"Uruguayan Air Force Flight 571, also known as Miracle Flight 571, was a chartered flight originating in Montevideo, Uruguay, bound for Santiago, Chile, that crashed high in the Andes mountains on 13 October 1972. The accident became known as the Andes flight disaster and the Miracle of the Andes.
While crossing the Andes during poor weather, the inexperienced co-pilot of the Fairchild FH-227D mistakenly believed they had reached Curicó, despite instrument readings that indicated otherwise. The aircraft began descending too early to reach Pudahuel Airport and struck a mountain, shearing off both wings and the tail section. The remaining portion of the fuselage slid down the mountain about 725 metres (2,379 ft) before striking ice and snow on a glacier. The flight was carrying 45 passengers and crew, including 19 members of the Old Christians Club rugby union team, along with their families, supporters, and friends.
The wreck was located at an elevation of 3,570 metres (11,710 ft) in the remote Andes of far western Argentina, just east of the border with Chile. Three crew members and eight passengers died immediately; several more died soon afterward due to the frigid temperatures and the severity of their injuries. Authorities flew over the crash site several times over the following days, searching for the aircraft, but could not see the white fuselage against the snow. Search efforts were canceled after eight days.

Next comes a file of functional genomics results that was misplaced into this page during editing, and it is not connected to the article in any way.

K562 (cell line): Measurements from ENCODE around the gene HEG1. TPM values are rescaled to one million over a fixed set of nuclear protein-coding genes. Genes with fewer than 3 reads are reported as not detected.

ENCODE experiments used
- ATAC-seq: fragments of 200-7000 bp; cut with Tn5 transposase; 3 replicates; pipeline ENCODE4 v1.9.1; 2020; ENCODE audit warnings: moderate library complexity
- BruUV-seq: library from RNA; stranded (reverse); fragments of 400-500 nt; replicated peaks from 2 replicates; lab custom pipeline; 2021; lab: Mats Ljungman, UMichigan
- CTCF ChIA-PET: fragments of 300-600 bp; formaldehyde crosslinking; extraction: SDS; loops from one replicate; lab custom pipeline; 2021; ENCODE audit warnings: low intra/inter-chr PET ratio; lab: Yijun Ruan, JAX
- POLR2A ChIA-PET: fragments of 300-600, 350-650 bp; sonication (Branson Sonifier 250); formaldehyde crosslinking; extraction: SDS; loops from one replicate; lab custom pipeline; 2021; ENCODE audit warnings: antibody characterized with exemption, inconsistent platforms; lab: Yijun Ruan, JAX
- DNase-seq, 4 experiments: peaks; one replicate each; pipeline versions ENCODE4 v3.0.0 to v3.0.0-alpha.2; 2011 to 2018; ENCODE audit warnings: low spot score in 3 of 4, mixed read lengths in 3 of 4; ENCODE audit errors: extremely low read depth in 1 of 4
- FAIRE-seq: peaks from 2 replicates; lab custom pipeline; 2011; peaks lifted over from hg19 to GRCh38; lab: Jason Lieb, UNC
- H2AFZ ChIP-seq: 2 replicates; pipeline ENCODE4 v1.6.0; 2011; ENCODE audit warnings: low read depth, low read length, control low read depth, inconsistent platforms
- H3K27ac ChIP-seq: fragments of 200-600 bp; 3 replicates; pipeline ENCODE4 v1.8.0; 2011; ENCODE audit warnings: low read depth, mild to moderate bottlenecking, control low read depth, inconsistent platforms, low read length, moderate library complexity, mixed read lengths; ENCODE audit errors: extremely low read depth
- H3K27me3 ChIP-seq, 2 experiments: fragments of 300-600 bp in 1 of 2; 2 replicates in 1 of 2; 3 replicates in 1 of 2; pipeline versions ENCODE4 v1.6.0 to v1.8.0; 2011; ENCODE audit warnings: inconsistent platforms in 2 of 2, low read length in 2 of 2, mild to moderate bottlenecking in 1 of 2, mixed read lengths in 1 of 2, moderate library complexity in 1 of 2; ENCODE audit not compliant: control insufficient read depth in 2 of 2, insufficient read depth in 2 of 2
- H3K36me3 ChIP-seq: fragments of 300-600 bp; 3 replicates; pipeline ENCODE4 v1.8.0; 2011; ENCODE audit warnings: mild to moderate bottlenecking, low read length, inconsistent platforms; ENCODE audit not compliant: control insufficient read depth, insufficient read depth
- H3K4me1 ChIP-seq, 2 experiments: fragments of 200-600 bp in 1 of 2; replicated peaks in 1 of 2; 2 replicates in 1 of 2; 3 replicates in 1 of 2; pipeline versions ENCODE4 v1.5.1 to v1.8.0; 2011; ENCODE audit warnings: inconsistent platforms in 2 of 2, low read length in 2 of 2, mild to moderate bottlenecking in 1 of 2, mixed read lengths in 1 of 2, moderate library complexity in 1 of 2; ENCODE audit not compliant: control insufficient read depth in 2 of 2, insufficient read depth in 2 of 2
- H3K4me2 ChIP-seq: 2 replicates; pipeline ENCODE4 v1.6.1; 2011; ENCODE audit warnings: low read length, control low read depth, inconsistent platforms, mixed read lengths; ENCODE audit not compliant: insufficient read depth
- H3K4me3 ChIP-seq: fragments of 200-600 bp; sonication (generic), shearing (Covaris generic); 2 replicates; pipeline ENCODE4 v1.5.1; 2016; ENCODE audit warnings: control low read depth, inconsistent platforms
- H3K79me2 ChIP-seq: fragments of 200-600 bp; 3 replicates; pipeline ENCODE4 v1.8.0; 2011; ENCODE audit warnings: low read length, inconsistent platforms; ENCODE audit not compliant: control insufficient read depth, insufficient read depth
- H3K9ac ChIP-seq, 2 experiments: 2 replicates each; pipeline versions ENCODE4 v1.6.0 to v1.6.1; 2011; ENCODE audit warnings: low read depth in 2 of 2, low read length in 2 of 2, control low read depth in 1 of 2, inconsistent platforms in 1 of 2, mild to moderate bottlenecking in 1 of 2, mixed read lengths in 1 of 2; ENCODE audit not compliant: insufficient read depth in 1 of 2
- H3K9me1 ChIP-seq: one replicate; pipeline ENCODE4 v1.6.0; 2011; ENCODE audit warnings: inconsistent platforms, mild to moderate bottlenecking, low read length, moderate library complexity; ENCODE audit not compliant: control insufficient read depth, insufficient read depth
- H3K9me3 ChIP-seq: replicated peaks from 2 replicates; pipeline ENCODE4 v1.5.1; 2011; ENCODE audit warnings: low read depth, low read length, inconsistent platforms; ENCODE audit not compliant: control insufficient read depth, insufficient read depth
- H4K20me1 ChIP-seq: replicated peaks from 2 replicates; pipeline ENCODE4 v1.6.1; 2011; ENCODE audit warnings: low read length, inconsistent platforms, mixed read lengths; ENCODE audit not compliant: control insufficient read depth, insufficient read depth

During the following 72 days, the survivors suffered numerous hardships, including exposure, starvation, and an avalanche, and 13 more passengers died. Some resorted to cannibalism. As the weather improved with the Southern Hemisphere spring, two survivors, Nando Parrado and Roberto Canessa, climbed a 4,650-metre (15,260 ft) mountain peak without gear and hiked for 10 days into Chile to seek help, traveling 38 miles (61 km). On 23 December 1972, two months after the crash, the last of the 16 survivors were rescued..."
— Source: Uruguayan Air Force Flight 571 Wikipedia
"ON A COLD JANUARY NIGHT in 1924, a young woman flaunting a stylish bobbed haircut slinked into the Thomas Roulston grocery store in the Park Slope neighborhood of Brooklyn, New York. She was dolled up in a fine sealskin coat, beaded gray dress, black shoes, and stockings. Just as the male clerk was wrapping up her order of a dozen eggs, she suddenly whipped out a .25 automatic pistol from her fur coat and shouted: “Stick ‘em up! Quick!”
“Then up they went, both arms together, like one of those monkey’s you buy on a stick with a string at the ten cent store,” the woman would later recount. “I thought, ‘Gee, that would make a pretty toy for my baby.’”
The grocer and five other clerks had become the first victims of the eventually infamous “Bobbed Haired Bandit”—a now-forgotten criminal who was an icon of liberated women in 1920s New York. For three and a half months in 1924, married couple Celia and Edward Cooney embarked on a series of armed robberies around Brooklyn, inspiring tabloid news stories, satirical cartoons, and political and cultural agendas. Depending on what paper you read, the Bobbed Haired Bandit was a ruthless libertine, a heroine of the lower class, a weak woman controlled by her husband, or a trailblazer of the feminist movement.
The “Bobbed-Haired Bandit and Her Tall Companion” can be thought of as an early iteration of the 1930s gangsters Bonnie and Clyde, says Andrew Mattson, co-author of The Bobbed Haired Bandit: A True Story of Crime and Celebrity in 1920s New York. Ultimately though, it was Celia’s five-foot frame, fashionable 1920s style, and “baby automatic” that stole newspaper headlines..."
— Source: Atlas Obscura article by Lauren Young